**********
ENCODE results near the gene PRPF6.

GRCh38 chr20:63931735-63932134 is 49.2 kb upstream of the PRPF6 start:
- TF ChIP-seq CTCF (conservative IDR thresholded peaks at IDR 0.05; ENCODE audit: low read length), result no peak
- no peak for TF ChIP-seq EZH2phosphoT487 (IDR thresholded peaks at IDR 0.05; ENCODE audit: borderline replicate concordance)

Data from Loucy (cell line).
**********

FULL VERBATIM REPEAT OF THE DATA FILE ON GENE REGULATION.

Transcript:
ENCODE results near the gene PRPF6.

GRCh38 chr20:63931735-63932134 is 49.2 kb upstream of the PRPF6 start:
- TF ChIP-seq CTCF (conservative IDR thresholded peaks at IDR 0.05; ENCODE audit: low read length), result no peak
- no peak for TF ChIP-seq EZH2phosphoT487 (IDR thresholded peaks at IDR 0.05; ENCODE audit: borderline replicate concordance)

Data from Loucy (cell line).